By Daphna Nachminovitch
People for the Ethical Treatment of Animals' struggle with the ugly issues of animal population and euthanasia in North Carolina is in the spotlight now. We welcome the opportunity to cut through the media frenzy and share the facts.
PETA concentrates on exposing the cruelties of the food, clothing, experimentation and entertainment industries. But we couldn't turn our back when we discovered that in northeastern North Carolina, pounds in some rural counties were pitiful shacks where dogs drowned during floods and workers killed animals with a .22 rifle or gassed them in a leaky, rusty, windowless metal box. These shelters have no public visiting hours and no adoption programs. All the dogs and cats were killed, and killed badly, giving North Carolina the second highest kill rate in the nation.
While pushing for reforms and even building a cat shelter from the ground up, we reluctantly became a "shelter of last resort," able to offer a painless, peaceful death in loving arms to sick, injured and aggressive animals who were slated to be killed inhumanely. Some we managed to place (see the condition of euthanized animals and some of the happy endings on HelpingAnimals.com.)
But the most important work we do in North Carolina is spaying and neutering, at no cost, the dogs and cats who would otherwise be producing litter after unwanted litter. And this is what needs to be discussed, in North Carolina and everywhere. PETA is now being criticized for not simply building shelters to house these animals. But building more shelters takes away the resources needed to stem the tide of unwanteds. We're not talking about a few thousand dogs and cats you or we can scramble to find homes for; we're talking about three to four million animals who must be killed every year in the U.S. because prospective guardians choose to go to pet shops and breeders and still don't sterilize their dogs and cats.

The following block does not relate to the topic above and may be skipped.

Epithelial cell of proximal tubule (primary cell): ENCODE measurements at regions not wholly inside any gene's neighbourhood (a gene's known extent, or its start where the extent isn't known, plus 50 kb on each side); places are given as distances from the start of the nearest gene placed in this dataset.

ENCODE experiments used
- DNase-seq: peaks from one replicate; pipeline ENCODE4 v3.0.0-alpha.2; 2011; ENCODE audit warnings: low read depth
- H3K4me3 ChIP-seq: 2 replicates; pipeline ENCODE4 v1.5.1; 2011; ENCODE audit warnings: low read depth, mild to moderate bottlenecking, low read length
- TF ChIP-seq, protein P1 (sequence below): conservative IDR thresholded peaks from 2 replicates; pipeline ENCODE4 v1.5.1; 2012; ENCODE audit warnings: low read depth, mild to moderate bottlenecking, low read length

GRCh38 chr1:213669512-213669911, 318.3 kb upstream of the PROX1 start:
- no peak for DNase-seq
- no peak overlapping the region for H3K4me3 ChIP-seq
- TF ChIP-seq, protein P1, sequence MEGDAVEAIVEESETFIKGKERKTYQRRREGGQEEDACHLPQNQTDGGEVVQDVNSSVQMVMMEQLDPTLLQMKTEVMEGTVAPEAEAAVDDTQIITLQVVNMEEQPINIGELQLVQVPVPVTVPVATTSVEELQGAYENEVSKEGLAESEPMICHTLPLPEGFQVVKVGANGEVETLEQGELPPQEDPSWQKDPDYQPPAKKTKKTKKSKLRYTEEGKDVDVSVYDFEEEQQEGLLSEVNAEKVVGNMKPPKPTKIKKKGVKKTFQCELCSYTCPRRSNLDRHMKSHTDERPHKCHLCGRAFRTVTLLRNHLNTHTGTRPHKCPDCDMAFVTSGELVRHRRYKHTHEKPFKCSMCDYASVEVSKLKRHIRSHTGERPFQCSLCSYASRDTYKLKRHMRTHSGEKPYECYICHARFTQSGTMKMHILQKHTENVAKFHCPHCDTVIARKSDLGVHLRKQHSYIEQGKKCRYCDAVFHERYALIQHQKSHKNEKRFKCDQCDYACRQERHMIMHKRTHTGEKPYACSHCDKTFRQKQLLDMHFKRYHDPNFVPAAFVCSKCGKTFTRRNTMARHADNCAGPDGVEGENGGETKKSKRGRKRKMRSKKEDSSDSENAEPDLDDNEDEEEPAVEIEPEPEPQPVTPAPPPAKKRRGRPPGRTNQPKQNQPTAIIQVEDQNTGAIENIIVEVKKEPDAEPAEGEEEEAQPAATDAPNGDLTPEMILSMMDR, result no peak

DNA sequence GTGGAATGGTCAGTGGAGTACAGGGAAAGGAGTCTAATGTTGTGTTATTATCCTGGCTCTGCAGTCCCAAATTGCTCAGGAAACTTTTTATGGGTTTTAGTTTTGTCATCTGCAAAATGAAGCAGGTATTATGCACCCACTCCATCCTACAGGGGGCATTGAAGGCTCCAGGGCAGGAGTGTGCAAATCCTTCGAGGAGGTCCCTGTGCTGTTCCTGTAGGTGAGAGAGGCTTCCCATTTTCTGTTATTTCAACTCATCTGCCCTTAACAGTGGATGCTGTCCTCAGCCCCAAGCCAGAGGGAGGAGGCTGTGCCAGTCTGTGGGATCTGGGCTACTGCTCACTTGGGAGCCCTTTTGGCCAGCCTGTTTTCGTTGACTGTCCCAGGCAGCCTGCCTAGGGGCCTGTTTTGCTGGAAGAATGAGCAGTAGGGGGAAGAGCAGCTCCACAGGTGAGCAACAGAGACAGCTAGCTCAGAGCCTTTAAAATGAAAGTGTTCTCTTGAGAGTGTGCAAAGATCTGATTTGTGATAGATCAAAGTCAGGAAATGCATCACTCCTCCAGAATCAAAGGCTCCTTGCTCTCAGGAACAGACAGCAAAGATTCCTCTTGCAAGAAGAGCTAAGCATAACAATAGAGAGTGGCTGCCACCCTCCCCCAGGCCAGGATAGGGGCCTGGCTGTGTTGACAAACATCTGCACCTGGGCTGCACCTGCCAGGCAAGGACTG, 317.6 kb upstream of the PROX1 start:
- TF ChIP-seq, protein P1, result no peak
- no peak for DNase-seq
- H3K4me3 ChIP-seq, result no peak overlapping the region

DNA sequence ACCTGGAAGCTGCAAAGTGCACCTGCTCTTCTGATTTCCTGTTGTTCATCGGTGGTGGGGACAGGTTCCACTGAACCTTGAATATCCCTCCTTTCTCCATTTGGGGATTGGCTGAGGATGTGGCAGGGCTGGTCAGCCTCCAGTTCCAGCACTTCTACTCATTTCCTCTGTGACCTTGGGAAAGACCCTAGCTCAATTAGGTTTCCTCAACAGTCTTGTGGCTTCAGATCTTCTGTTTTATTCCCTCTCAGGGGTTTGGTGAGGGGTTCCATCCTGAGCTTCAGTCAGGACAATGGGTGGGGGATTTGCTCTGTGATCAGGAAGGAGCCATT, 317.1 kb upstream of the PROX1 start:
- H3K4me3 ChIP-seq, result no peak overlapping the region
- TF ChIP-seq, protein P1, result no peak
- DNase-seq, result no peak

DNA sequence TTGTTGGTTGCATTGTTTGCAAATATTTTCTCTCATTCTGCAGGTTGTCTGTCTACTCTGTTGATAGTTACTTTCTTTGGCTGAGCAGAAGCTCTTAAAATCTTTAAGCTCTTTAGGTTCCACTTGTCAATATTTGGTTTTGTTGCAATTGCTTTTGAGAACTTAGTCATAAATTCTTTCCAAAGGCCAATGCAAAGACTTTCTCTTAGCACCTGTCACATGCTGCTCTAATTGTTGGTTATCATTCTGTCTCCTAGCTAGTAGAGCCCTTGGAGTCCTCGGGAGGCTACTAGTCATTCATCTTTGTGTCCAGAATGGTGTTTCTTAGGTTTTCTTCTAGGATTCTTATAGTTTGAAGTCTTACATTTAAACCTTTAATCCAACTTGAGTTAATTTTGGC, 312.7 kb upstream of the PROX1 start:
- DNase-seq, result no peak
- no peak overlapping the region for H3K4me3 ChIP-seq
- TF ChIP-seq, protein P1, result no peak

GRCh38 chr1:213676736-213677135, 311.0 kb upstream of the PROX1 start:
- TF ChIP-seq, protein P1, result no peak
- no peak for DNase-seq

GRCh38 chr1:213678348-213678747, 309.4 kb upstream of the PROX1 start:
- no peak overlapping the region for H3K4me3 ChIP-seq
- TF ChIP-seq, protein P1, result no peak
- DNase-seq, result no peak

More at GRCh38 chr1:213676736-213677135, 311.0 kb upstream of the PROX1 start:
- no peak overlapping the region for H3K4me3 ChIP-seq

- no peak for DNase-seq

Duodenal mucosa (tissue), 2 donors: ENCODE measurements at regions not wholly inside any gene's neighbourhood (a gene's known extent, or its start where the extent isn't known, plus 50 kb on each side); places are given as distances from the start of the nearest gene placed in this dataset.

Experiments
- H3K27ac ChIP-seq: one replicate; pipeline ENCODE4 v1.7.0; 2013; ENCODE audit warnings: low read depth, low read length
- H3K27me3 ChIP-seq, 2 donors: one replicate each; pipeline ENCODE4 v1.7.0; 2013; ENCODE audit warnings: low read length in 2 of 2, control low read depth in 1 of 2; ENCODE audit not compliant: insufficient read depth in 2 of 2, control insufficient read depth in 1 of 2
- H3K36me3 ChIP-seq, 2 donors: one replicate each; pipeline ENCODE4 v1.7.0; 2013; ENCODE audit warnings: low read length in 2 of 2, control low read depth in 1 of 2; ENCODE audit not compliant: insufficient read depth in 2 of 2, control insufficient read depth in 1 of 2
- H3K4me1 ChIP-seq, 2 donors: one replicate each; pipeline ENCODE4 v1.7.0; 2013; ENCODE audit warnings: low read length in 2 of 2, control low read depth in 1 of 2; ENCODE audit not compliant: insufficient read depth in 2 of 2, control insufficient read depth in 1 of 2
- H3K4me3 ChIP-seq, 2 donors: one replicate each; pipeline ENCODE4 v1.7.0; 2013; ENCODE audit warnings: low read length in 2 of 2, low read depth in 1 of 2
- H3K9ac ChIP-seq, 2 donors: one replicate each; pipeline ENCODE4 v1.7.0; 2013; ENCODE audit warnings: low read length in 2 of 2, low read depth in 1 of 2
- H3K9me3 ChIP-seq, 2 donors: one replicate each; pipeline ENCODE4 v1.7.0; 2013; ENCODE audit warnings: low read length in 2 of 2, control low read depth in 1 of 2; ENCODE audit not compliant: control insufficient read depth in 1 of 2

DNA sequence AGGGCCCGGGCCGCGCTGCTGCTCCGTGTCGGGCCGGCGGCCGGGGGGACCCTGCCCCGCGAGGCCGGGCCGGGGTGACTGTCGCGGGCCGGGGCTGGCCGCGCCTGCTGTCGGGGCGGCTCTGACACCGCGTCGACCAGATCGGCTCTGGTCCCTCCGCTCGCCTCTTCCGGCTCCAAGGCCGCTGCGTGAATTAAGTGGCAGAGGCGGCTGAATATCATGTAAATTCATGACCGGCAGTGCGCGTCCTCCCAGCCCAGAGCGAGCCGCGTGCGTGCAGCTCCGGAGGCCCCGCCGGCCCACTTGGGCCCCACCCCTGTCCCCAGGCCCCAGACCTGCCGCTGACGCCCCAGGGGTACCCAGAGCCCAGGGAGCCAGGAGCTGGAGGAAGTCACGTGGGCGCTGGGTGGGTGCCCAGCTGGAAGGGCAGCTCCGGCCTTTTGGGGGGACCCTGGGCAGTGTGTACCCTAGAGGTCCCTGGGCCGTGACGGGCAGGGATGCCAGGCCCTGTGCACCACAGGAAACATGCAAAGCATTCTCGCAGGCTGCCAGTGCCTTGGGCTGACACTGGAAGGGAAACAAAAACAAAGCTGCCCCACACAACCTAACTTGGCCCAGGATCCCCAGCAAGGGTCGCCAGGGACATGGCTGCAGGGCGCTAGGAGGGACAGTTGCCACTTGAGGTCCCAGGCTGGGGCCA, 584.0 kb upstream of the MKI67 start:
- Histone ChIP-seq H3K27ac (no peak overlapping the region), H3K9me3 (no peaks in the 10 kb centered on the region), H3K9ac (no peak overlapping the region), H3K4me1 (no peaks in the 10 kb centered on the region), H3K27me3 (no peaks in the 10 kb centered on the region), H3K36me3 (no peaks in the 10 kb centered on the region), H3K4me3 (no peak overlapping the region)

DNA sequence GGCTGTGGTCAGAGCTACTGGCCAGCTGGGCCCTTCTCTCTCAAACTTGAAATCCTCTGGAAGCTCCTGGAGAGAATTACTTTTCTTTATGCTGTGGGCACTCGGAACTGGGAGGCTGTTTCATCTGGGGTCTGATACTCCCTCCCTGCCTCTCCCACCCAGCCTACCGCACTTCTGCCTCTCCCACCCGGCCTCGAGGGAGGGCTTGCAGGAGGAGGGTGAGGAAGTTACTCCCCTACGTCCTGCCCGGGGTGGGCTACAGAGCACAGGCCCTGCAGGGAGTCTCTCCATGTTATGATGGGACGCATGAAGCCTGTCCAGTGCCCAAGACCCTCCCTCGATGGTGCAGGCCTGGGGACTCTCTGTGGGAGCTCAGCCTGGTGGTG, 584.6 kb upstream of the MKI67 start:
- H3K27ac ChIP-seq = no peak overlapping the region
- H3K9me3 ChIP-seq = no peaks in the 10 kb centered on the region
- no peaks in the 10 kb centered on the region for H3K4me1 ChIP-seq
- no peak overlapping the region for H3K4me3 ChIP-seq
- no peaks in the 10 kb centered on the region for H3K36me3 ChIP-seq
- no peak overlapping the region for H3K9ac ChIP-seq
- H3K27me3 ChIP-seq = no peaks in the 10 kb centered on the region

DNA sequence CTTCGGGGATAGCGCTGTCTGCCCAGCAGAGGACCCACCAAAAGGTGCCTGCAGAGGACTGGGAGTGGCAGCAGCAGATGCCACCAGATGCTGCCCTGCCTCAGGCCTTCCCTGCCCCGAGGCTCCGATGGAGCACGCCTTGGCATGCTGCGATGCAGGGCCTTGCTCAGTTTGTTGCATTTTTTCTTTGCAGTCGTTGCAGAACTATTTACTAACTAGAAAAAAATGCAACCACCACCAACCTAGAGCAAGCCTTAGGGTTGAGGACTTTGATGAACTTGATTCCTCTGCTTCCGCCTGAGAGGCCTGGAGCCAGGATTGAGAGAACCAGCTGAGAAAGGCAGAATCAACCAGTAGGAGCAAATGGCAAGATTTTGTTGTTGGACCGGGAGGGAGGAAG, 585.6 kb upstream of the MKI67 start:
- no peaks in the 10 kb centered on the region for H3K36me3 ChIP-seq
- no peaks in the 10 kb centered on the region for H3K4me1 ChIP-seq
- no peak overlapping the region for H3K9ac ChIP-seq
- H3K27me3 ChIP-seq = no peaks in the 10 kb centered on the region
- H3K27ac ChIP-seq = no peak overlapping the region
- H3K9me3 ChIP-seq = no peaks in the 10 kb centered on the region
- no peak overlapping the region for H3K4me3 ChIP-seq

The no-kill, or turn-away, shelters tout the fact that they don't kill animals, but they have awarded themselves the luxury of turning away thousands of animals they deem unadoptable. Where do these 'undesirables' go? To those shelters that, like PETA, will do the heartbreaking job of euthanasia.
Critics may condemn PETA for supporting euthanasia, but we are not ashamed of providing a merciful exit from an uncaring world to broken beings. We know that we are also working at the roots, persuading people that buying puppies and kittens from pet stores and breeders means that other animals literally dying for a home in a shelter pay with their lives. Most importantly, every time we spay or neuter an animal, and we sterilized over 8,000 dogs and cats last year alone, we prevent the births of four times this number right off the bat. Three animal generations down the line, that means we prevented the births of nearly half a million animals, which, given the 'throw away rate' for animals, means countless thousands were never born only to be euthanized.
We all want to save animals. The way to do that is to prevent the births of more dogs and cats. Leaving euthanasia to someone else solves nothing.
Daphna Nachminovitch is Director of the Domestic Animal and Wildlife Rescue & Information Department for People for the Ethical Treatment of Animals, 501 Front St., Norfolk, VA 23510; HelpingAnimals.com.
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